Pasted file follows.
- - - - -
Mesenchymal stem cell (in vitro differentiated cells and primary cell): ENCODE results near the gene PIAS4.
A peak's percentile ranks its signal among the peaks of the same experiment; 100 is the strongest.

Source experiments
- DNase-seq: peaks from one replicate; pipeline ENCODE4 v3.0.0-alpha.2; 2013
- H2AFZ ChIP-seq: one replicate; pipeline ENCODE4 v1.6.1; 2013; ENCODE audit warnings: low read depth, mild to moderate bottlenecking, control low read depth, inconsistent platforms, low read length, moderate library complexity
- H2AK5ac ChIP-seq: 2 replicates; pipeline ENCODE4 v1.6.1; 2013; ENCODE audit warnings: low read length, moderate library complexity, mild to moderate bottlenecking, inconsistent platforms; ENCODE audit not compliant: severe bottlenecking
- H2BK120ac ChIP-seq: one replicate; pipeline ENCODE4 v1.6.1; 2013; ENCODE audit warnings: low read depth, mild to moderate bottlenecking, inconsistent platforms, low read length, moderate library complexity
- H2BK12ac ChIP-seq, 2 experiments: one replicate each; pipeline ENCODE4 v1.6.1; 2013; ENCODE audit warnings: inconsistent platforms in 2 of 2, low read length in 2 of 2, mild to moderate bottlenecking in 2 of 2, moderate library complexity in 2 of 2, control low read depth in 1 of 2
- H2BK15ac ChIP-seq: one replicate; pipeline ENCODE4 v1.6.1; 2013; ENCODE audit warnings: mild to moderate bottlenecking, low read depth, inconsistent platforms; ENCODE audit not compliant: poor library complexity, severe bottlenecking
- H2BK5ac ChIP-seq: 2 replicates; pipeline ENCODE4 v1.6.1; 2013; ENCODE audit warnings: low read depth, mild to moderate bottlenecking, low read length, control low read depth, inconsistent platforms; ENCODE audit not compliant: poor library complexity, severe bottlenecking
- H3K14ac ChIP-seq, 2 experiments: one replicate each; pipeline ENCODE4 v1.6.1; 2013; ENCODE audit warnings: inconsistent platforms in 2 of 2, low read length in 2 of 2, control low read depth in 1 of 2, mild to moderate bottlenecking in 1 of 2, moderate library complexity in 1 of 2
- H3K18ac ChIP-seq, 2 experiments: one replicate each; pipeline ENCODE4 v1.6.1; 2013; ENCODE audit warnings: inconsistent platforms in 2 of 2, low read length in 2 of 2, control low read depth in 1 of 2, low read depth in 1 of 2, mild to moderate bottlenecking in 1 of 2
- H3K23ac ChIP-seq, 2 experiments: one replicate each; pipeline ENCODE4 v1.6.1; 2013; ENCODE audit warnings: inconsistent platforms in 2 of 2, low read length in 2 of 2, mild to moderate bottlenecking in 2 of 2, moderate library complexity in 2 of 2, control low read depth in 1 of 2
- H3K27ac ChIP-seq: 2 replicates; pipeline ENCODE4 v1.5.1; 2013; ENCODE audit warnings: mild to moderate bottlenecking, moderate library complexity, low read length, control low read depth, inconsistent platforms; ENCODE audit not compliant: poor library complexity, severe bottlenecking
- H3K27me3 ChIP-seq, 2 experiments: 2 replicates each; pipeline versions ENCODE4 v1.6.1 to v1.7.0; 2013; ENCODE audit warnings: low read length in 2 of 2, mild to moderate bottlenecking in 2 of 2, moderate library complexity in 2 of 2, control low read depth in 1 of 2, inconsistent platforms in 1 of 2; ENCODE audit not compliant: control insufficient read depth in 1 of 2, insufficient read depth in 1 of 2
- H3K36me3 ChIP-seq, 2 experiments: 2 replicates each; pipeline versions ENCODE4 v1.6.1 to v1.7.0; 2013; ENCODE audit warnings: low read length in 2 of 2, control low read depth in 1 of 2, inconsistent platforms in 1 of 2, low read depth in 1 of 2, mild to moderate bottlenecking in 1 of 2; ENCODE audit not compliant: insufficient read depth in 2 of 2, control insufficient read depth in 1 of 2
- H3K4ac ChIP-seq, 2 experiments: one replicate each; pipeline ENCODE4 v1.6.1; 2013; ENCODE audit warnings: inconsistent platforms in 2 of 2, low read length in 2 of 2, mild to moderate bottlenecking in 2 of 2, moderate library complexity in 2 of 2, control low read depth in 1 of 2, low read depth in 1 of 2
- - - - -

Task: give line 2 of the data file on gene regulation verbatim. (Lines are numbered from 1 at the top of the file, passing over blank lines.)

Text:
A peak's percentile ranks its signal among the peaks of the same experiment; 100 is the strongest.